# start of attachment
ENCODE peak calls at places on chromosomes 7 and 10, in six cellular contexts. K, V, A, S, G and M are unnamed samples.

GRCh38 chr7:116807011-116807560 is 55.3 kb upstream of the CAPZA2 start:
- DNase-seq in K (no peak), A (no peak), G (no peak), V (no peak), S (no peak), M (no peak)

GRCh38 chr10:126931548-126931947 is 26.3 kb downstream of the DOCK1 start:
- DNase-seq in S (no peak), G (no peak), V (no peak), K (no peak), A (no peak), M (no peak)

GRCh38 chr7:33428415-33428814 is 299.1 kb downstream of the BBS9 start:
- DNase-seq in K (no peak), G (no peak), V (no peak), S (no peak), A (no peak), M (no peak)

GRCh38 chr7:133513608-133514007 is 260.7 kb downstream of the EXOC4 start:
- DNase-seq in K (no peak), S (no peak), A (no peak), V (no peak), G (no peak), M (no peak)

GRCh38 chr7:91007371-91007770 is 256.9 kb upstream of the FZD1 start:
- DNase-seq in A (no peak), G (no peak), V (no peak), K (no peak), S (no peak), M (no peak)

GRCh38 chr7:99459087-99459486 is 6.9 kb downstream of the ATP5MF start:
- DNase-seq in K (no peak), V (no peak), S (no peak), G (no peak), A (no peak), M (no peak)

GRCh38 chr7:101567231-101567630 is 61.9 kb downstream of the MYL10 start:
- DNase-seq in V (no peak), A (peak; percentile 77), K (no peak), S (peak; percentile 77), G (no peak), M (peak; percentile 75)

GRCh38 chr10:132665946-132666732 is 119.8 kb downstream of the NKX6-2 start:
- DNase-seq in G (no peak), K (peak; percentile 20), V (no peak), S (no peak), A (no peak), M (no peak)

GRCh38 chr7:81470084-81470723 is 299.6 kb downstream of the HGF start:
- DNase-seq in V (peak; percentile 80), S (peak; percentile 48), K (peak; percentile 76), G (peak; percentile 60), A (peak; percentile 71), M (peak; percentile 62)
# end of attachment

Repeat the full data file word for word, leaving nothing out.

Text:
ENCODE peak calls at places on chromosomes 7 and 10, in six cellular contexts. K, V, A, S, G and M are unnamed samples.

GRCh38 chr7:116807011-116807560 is 55.3 kb upstream of the CAPZA2 start:
- DNase-seq in K (no peak), A (no peak), G (no peak), V (no peak), S (no peak), M (no peak)

GRCh38 chr10:126931548-126931947 is 26.3 kb downstream of the DOCK1 start:
- DNase-seq in S (no peak), G (no peak), V (no peak), K (no peak), A (no peak), M (no peak)

GRCh38 chr7:33428415-33428814 is 299.1 kb downstream of the BBS9 start:
- DNase-seq in K (no peak), G (no peak), V (no peak), S (no peak), A (no peak), M (no peak)

GRCh38 chr7:133513608-133514007 is 260.7 kb downstream of the EXOC4 start:
- DNase-seq in K (no peak), S (no peak), A (no peak), V (no peak), G (no peak), M (no peak)

GRCh38 chr7:91007371-91007770 is 256.9 kb upstream of the FZD1 start:
- DNase-seq in A (no peak), G (no peak), V (no peak), K (no peak), S (no peak), M (no peak)

GRCh38 chr7:99459087-99459486 is 6.9 kb downstream of the ATP5MF start:
- DNase-seq in K (no peak), V (no peak), S (no peak), G (no peak), A (no peak), M (no peak)

GRCh38 chr7:101567231-101567630 is 61.9 kb downstream of the MYL10 start:
- DNase-seq in V (no peak), A (peak; percentile 77), K (no peak), S (peak; percentile 77), G (no peak), M (peak; percentile 75)

GRCh38 chr10:132665946-132666732 is 119.8 kb downstream of the NKX6-2 start:
- DNase-seq in G (no peak), K (peak; percentile 20), V (no peak), S (no peak), A (no peak), M (no peak)

GRCh38 chr7:81470084-81470723 is 299.6 kb downstream of the HGF start:
- DNase-seq in V (peak; percentile 80), S (peak; percentile 48), K (peak; percentile 76), G (peak; percentile 60), A (peak; percentile 71), M (peak; percentile 62)